Firstly regarding the issue of maintenance, the needs of the applicant and the child are not known and have not been tabulated.
The means of the Respondents are not known. Alimony pending suit to a wife is by statute limited to no more than 1/5, of the husbands net annual income.' In the absence of the relevant evidence alimony pending suit is incapable of assessment.
Regarding the custody of the child, the child is 14 years and is in a boarding school. Both parents are the guardians of the child. The relevant evidence has not been placed before the court and in my case it is premature to deal with issue of custody of the child at this stage. I think the best cause is to leave the issue of custody and maintenance for determination later after the parties have brought relevant evidence to court.
That leaves only prayers nos 1 and 2 of the application. The first prayer is the most hotly contested. Miss Menje for petitioner contends that the house in Runda is registered in the name of United Caterers in which petitioner and Respondent are Co-directors and it is the matrimonial home. It is also her contention that a wife has a common law right over the Matrimonial home and cannot be unlawfully evicted and when evicted court has power to restore her into the matrimonial home and even ouster the husband from the matrimonial home. Respondent disputes that the Runda house is a matrimonial home, he deposes that he is living in the house as chairman of United Caterers - a company which owns the house.
Mr. Gathara for Respondent contends that a mandatory injunction is not appropriate in the circumstances of this case as the effect of it will be to force parties who cannot live together to start living together.
If the wife is saying that she is entitled .to occupy the Runda Housebecause she owns a share of the house by virtue of being a shareholder ofUnited Caterers which owns the house, then that is a business or property dispute which I cannot determine in the present application. ;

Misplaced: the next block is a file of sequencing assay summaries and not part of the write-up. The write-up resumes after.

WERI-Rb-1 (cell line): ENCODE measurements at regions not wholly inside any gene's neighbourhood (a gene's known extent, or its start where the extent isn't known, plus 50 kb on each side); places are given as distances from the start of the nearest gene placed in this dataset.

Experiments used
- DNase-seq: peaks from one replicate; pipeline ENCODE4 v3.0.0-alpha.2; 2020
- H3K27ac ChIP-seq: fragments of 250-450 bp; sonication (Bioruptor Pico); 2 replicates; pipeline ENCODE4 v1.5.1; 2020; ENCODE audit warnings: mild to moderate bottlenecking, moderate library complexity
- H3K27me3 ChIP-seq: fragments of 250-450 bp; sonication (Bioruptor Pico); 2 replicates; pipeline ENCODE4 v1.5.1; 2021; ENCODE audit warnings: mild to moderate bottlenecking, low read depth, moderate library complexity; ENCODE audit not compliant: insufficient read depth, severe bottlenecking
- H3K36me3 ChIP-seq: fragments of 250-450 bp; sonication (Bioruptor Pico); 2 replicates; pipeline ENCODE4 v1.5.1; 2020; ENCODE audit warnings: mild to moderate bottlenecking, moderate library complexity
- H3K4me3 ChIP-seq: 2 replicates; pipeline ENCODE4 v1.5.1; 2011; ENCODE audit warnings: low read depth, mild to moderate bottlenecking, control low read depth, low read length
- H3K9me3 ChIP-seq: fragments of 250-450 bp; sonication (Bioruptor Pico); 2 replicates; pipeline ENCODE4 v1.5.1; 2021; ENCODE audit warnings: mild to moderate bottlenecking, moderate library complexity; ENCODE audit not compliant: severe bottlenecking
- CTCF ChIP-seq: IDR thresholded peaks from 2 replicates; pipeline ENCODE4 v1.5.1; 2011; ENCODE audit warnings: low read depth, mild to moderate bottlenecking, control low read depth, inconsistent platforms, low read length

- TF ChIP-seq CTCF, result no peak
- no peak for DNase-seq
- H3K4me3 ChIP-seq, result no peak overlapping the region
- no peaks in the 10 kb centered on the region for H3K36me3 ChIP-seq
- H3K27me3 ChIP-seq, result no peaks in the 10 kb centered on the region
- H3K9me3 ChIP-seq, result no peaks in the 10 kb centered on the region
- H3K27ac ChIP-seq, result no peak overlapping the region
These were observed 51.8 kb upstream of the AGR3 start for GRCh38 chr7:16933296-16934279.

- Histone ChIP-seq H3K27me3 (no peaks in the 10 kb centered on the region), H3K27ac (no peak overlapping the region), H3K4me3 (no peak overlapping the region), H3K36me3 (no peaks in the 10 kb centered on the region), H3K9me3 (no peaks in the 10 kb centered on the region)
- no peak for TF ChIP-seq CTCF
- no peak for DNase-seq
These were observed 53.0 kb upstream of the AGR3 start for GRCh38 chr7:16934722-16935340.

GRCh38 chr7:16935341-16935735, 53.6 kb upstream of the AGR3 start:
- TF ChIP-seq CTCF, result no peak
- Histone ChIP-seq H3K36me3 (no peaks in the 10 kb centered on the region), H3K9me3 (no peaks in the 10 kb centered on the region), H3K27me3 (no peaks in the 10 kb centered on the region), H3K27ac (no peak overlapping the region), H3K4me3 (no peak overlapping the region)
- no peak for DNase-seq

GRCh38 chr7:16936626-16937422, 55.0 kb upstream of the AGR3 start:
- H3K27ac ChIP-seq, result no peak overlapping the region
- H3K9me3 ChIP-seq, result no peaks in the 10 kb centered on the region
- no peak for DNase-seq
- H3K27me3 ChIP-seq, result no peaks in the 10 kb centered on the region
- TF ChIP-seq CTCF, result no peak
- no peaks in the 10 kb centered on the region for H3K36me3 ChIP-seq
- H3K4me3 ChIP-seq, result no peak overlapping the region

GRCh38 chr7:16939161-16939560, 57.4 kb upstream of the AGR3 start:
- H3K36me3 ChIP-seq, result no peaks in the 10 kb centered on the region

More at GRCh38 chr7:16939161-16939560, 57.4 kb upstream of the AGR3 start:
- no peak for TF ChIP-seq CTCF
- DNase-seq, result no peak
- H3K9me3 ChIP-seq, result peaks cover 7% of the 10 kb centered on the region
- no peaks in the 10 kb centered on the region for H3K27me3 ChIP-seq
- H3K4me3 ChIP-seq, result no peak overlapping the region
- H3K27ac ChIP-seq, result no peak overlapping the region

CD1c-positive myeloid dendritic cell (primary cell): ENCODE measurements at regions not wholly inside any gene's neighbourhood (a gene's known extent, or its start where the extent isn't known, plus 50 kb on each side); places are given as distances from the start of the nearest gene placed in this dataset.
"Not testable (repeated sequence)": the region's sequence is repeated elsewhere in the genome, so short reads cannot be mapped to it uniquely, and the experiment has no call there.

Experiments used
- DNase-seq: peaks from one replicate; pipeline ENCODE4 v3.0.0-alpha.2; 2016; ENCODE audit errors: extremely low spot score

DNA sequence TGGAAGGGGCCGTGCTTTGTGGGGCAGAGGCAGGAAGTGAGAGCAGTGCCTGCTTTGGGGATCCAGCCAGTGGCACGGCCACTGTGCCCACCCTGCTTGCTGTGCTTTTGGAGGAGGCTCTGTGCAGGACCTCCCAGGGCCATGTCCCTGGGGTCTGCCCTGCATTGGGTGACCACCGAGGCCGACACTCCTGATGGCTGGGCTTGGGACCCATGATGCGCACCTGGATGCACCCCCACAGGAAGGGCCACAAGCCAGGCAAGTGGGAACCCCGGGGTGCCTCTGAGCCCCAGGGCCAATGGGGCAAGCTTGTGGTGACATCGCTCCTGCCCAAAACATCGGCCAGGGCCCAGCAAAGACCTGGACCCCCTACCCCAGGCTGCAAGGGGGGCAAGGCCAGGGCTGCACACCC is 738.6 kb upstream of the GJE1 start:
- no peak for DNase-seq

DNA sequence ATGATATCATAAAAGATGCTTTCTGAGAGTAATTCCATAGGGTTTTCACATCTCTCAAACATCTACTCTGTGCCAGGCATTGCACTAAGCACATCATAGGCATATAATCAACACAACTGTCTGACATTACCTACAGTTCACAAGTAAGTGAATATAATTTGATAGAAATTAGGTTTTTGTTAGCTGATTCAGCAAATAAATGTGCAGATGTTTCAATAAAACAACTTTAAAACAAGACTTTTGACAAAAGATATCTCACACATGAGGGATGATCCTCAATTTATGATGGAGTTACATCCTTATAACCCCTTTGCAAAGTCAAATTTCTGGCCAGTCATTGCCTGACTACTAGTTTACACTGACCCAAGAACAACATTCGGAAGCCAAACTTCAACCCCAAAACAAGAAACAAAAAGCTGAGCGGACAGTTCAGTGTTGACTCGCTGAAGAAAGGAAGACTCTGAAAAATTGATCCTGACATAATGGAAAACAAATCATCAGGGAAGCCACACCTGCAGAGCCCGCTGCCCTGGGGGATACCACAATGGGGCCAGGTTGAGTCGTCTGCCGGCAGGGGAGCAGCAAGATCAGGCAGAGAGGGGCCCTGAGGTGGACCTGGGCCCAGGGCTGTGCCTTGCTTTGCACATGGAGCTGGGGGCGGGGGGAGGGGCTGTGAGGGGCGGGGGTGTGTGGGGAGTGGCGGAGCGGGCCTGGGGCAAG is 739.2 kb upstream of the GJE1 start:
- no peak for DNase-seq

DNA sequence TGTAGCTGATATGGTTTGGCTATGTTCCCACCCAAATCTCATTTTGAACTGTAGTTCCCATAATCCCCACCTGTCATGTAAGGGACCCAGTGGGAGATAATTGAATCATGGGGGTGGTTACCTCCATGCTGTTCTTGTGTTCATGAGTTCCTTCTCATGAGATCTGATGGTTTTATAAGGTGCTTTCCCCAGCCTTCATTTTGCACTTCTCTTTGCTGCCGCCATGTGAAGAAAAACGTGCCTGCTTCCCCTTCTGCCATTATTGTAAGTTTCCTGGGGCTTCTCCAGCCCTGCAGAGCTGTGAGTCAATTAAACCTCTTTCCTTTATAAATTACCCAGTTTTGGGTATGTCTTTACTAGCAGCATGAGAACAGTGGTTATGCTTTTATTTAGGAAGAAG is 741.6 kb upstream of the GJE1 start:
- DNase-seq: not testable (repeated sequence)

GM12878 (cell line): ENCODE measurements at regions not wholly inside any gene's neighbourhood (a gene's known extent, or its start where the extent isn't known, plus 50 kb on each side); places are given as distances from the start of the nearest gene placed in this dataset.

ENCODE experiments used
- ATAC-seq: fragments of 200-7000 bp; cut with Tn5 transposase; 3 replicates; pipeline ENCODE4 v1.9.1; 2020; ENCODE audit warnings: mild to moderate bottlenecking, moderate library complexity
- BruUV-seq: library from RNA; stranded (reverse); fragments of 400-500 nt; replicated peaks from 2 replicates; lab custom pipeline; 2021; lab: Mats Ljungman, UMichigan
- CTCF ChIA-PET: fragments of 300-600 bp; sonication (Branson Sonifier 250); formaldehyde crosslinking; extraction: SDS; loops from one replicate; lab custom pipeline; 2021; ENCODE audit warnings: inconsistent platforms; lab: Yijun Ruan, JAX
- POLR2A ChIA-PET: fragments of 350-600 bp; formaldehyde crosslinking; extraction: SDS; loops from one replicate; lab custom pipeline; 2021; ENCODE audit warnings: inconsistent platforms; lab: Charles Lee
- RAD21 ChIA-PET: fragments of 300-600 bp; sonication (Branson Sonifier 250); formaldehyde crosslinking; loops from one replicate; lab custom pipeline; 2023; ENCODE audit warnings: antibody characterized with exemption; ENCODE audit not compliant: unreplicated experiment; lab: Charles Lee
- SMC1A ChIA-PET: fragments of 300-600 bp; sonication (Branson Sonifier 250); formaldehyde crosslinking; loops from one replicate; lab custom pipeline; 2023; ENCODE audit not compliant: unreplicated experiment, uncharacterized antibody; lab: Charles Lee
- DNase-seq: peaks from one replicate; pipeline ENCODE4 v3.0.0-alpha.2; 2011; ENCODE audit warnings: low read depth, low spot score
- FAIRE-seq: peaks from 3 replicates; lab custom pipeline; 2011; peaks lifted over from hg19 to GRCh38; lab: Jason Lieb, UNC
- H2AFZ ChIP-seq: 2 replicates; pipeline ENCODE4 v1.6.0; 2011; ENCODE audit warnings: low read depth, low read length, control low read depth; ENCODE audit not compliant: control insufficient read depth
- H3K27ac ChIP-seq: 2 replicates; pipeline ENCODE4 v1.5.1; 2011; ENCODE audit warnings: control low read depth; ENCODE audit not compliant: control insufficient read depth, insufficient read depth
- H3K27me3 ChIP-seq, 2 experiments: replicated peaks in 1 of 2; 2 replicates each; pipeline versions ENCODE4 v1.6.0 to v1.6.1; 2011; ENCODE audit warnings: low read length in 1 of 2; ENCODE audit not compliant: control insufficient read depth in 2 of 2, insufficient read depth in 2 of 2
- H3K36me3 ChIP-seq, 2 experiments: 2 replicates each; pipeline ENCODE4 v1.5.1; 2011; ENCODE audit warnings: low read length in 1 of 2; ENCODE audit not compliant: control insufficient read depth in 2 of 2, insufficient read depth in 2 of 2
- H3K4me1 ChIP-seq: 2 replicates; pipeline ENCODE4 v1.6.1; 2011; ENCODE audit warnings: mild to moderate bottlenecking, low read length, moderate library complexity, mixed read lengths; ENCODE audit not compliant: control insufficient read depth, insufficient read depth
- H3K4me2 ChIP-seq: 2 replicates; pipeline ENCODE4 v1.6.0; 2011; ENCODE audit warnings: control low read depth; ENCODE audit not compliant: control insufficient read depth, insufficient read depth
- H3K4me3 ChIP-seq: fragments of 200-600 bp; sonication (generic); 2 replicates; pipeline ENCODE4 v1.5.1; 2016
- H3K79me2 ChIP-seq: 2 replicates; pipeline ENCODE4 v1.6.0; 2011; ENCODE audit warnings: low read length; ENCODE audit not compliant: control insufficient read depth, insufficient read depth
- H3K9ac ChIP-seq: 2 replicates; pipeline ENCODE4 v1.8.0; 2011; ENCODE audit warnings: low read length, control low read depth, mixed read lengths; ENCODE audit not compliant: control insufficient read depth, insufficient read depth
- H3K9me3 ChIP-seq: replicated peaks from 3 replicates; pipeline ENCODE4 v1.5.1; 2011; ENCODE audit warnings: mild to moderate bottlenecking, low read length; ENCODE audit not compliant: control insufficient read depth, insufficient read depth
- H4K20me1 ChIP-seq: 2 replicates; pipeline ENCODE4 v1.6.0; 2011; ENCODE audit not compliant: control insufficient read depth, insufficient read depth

But if she is saying that the house is the matrimonial home and is entitled to occupy it by virtue of being the wife of the respondent, which appears to be the case, then that is an issue which I can deal with in the present application. A matrimonial home does not have to be owned by the couple. The couple has been living in the Runda house as husband and wife and I will consider the Runda house as a matrimonial home for purposes of this application. Petitioner says that Respondent left the matrimonial home in November 1998 and went to live with another married woman. Respondent disputes that. I cannot decide that dispute on the basis of affidavit, evidence. Miss Mwenje submits that if the husband has now moved into the house the court should issue an ouster order. I will deal with the application on the premise that the husband is also in occupation of the matrimonial home.
The application is brought under sections 26 and 30 of Matrimonial Causes Act and Rule 3(2) of the Matrimonial Cause Act; and Order 39 Rule 2 and 3 of Civil procedure Rules. The marriage of the parties is registered under the Marriage Act and therefore Matrimonial Causes Act and Rules apply to this marriage.
Section 3 of the Matrimonial Causes Act gives the High Court jurisdiction and stipulates how the jurisdiction should be exercised. The Matrimonial Causes Rules were made by the Rules Committee pursuant to S. 39 of the Matrimonial Causes Act.
The rules prescribes all matters of practice and procedure.
In my view, the court in matrimonial proceedings has only jurisdiction to give a relief which the Act prescribes. The reliefs which court can grant in matrimonial proceedings are stipulated both in the Matrimonial Causes Act. and .Rules. The Ancillary relief which court can give is defined in Rule 3(2) and does not include an order of injunction.